THE Scotsman has been named a double winner at a journalism competition celebrating the best media coverage in Scotland of refugee and asylum issues.
At the Refugee Week Scotland Media Awards, held last night in Glasgow, the paper took both the National Print (News) and National Print (Features) prizes, with Martyn McLaughlin and Chitra Ramaswamy the respective recipients.
The awards were hosted by the British Red Cross, in conjunction with the Scottish Refugee Council and the National Union of Journalists.
This year saw a new, special award being added to the roster, sponsored by the National Union of Journalists in Scotland. The first winner was Jasper Hamill, for an article in the Evening Times.
Refugee Week is described by the organisers of the media awards as “a UK-wide celebration of the contribution made to society by people who come to this country as refugees and asylum seekers”, with the Refugee Week Scotland Media Awards further described as being “designed to recognise and encourage fair, accurate and constructive reporting of issues affecting asylum seekers and refugees in Scotland”.
In a statement issued by the organisers, Derek Masterton, media relations officer for the Red Cross in Scotland, is quoted as saying: “It was really encouraging to see the quality and breadth of coverage in the Scottish media of issues affecting asylum seekers and refugees over the last year.
“The judges had an incredibly difficult task in shortlisting and then selecting winners. We congratulate our winners and runners up but we also thank all the journalists who didn’t make it onto the awards list for their tremendous work – please keep it up and make the judges’ job even harder for next year’s Refugee Week Scotland Media Awards.”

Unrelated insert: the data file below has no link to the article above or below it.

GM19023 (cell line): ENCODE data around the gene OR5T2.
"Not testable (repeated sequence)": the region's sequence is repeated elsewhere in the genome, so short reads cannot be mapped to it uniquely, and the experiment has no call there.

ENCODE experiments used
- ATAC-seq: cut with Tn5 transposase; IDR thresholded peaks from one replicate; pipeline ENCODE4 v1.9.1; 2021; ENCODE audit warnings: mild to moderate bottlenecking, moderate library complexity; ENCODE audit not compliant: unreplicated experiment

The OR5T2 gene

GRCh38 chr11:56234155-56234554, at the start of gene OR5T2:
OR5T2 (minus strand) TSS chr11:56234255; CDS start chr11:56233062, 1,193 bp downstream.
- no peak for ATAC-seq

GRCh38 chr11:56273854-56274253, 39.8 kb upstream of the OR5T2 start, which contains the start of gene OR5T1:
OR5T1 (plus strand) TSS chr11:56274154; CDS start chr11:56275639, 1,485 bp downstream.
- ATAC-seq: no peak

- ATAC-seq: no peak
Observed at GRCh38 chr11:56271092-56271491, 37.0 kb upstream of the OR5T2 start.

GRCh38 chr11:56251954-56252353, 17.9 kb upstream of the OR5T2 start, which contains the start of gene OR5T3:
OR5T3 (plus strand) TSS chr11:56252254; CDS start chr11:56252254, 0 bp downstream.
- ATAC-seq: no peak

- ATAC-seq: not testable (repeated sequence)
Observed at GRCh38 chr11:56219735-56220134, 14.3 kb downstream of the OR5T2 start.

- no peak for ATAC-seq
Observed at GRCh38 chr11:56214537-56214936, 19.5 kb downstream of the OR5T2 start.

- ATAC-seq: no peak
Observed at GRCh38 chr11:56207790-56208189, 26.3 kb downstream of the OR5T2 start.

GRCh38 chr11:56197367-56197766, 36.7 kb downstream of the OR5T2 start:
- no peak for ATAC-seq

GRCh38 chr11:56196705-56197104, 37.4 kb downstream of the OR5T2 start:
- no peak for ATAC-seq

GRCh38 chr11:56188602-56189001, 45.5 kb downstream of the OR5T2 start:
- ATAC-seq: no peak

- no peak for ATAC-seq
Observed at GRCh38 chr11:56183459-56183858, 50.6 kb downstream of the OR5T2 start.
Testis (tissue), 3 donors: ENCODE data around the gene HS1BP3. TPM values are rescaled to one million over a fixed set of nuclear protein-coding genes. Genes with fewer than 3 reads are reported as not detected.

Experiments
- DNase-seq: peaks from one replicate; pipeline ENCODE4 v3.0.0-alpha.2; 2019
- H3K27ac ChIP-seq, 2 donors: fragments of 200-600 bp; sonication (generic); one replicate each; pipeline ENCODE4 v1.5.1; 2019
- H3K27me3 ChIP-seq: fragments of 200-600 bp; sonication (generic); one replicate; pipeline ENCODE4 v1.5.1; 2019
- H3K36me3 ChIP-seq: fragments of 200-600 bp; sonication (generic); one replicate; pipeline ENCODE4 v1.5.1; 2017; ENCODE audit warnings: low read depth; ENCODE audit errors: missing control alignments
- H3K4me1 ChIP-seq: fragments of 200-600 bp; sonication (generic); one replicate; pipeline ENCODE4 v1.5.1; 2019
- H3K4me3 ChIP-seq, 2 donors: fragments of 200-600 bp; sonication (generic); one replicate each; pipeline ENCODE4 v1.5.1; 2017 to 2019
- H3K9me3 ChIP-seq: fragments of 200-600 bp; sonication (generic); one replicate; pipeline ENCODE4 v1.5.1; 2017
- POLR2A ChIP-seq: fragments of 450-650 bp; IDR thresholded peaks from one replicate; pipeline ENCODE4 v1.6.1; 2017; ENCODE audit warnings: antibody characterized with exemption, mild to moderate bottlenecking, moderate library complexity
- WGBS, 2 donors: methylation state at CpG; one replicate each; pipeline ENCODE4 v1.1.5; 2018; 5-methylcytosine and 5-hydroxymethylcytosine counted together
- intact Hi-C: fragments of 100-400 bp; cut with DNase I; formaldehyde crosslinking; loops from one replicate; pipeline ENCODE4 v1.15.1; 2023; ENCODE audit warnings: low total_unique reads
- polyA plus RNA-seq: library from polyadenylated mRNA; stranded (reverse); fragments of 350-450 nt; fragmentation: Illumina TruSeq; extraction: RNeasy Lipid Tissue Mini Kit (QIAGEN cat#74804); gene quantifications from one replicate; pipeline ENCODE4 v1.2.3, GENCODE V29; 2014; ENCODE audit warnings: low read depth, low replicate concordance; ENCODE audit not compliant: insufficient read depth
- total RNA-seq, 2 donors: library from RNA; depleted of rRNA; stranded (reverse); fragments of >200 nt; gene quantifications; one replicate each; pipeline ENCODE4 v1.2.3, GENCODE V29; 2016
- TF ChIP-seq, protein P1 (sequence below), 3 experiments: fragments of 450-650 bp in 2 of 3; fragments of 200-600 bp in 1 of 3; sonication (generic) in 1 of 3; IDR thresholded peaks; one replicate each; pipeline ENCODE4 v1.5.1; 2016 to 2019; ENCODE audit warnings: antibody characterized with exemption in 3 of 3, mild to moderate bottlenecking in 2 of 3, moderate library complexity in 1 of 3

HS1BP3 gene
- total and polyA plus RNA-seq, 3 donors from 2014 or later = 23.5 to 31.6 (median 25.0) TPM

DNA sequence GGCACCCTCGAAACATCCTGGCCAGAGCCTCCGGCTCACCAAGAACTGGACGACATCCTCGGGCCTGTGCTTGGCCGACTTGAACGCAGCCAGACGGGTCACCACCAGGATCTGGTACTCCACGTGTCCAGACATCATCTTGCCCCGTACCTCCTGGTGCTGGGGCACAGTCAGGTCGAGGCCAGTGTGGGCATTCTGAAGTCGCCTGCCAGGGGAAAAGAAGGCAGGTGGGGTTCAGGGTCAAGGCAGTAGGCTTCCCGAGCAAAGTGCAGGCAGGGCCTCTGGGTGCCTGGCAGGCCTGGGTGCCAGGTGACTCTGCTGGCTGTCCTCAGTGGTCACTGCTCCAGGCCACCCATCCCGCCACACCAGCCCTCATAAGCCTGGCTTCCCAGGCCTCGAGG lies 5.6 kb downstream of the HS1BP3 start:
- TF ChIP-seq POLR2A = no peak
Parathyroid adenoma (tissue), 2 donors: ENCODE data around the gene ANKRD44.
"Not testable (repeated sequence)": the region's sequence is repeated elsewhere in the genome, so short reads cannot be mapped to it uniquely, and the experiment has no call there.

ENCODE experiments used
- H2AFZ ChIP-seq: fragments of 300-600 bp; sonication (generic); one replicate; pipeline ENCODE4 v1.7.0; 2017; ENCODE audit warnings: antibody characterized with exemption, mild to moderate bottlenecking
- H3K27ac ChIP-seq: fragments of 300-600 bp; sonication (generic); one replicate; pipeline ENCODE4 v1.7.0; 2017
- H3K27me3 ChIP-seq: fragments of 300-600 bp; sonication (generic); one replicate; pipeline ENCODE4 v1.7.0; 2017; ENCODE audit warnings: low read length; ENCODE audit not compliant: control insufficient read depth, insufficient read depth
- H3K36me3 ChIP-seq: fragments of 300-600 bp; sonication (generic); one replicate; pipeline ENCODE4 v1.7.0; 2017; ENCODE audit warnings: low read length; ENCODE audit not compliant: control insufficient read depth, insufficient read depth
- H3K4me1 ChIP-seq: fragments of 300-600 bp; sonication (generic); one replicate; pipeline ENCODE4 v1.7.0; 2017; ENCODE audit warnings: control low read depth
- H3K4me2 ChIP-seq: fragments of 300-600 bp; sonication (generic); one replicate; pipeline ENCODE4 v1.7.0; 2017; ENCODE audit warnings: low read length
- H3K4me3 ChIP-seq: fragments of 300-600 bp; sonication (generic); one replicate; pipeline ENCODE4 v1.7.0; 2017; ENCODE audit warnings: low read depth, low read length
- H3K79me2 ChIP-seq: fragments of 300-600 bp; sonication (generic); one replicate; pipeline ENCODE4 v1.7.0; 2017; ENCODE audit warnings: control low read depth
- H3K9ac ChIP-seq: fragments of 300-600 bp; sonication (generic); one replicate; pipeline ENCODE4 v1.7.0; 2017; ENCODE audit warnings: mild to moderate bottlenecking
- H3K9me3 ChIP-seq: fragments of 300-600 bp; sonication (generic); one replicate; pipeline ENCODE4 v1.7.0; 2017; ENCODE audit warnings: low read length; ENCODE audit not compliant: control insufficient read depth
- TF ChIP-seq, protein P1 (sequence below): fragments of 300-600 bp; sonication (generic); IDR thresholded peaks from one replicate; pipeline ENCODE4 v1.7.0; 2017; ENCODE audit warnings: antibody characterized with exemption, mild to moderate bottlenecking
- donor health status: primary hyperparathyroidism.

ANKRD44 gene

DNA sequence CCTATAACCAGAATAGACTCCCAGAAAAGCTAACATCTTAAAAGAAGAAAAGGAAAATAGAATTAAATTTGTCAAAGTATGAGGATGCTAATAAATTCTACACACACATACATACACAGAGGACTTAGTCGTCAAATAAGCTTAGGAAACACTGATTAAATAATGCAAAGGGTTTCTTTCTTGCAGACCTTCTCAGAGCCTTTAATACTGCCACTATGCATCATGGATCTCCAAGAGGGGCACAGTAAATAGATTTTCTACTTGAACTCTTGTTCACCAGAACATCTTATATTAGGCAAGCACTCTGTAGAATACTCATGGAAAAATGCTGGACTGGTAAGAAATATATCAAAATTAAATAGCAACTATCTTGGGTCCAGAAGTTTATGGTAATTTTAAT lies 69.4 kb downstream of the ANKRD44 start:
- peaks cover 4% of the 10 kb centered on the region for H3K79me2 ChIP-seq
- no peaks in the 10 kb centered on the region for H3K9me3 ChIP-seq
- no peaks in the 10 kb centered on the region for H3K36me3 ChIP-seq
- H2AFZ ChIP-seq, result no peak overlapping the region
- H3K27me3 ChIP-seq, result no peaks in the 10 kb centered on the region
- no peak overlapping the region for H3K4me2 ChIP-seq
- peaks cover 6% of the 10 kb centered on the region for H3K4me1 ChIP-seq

The statement further quotes Gary Christie, head of policy and communications at the Scottish Refugee Council, as saying. “The judges were very impressed with the overall quality of journalism in each of the different categories. Our chosen winners are testament to the high calibre of fair and balanced reporting of our Scottish media”.
Of the Special Prize winner, the NUJ’s Scottish Organiser, Paul Holleran, is quoted, as saying: “The judges were really impressed with this story and highlighted its campaigning qualities in line with the long tradition of the Evening Times. Journalism of this high calibre is why newspapers will continue to play a big part in our society, educating, entertaining and informing the public as they should.”
The winners and runners-up list reads as follows:
National Print (News):
Winner: Martyn McLaughlin (The Scotsman – piece on dawn raid on Brand Street, Glasgow’s UK Border Agency headquarters).
Runner-up: Craig McDonald (Daily Record – piece on The Garden of Hope to mark British Red Cross’ International Day of the Disappeared).
National Print (Features):
Winner: Chitra Ramaswamy (The Scotsman – piece on people persecuted for their sexuality).
Runner-up: Kathleen Morgan (The Herald Magazine – piece on refugees facing new struggles as they try to rebuild new lives).
Greenock Telegraph for its series on the deportation of Nigerian student, John Oguchukwu, who had strong connections in the area.
Fife Free Press for its series on Nepalese Asylum Seeker, Kishor Dangol.
Winner: Colin Mearns (Evening Times’ piece on The Red Cross Garden of Hope).
Runner-up: Angela Catlin (The Herald Magazine piece on refugees facing new struggles as they try to rebuild new lives).
Newsnight Scotland: Reporter Derek Bateman’s piece on 60 Years of the UN Convention and Ian Berry’s photographs for Magnum at the 2011 Refugee Week Scotland.
Special Award (sponsored by NUJ Scotland):
Evening Times for its coverage by Jasper Hamill on the Scottish Refugee Council’s Protection Appeal.